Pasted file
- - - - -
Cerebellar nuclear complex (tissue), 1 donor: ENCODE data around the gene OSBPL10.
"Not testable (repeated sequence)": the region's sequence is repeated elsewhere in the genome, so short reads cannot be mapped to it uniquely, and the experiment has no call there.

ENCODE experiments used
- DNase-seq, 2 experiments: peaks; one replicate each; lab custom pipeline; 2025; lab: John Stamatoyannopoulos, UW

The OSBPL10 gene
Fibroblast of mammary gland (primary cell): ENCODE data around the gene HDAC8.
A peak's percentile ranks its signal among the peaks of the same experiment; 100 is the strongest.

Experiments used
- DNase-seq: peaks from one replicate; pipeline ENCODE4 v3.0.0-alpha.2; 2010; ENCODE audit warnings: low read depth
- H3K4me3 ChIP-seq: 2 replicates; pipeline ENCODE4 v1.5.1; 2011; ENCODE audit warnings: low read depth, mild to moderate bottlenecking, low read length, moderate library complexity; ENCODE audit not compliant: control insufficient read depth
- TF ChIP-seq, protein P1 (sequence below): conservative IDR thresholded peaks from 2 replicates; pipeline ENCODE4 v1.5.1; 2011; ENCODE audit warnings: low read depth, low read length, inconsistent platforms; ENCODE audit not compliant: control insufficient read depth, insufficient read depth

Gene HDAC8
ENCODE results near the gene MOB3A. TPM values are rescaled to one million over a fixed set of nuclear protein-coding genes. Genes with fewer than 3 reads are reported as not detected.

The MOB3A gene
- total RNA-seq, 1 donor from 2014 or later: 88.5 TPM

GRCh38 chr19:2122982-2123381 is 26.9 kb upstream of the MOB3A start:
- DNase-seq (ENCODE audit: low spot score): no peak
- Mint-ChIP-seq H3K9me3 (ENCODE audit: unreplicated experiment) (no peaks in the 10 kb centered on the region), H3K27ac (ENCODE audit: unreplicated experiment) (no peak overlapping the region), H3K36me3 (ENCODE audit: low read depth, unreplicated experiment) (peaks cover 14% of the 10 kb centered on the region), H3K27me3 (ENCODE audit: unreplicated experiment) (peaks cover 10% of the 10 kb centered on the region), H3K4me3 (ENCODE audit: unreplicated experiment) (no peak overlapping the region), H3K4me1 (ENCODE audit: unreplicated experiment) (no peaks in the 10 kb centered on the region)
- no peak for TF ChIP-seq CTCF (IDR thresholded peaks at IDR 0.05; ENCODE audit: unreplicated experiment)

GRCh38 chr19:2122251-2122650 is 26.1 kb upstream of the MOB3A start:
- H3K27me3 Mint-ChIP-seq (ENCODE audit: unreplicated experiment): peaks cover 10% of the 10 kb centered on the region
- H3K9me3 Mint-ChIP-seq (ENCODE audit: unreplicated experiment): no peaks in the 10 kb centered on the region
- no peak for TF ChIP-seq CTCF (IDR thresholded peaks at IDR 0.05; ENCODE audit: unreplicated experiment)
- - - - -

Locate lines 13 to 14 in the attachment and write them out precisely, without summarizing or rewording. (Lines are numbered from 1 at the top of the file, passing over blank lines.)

ENCODE results near the gene MOB3A. TPM values are rescaled to one million over a fixed set of nuclear protein-coding genes. Genes with fewer than 3 reads are reported as not detected.

The MOB3A gene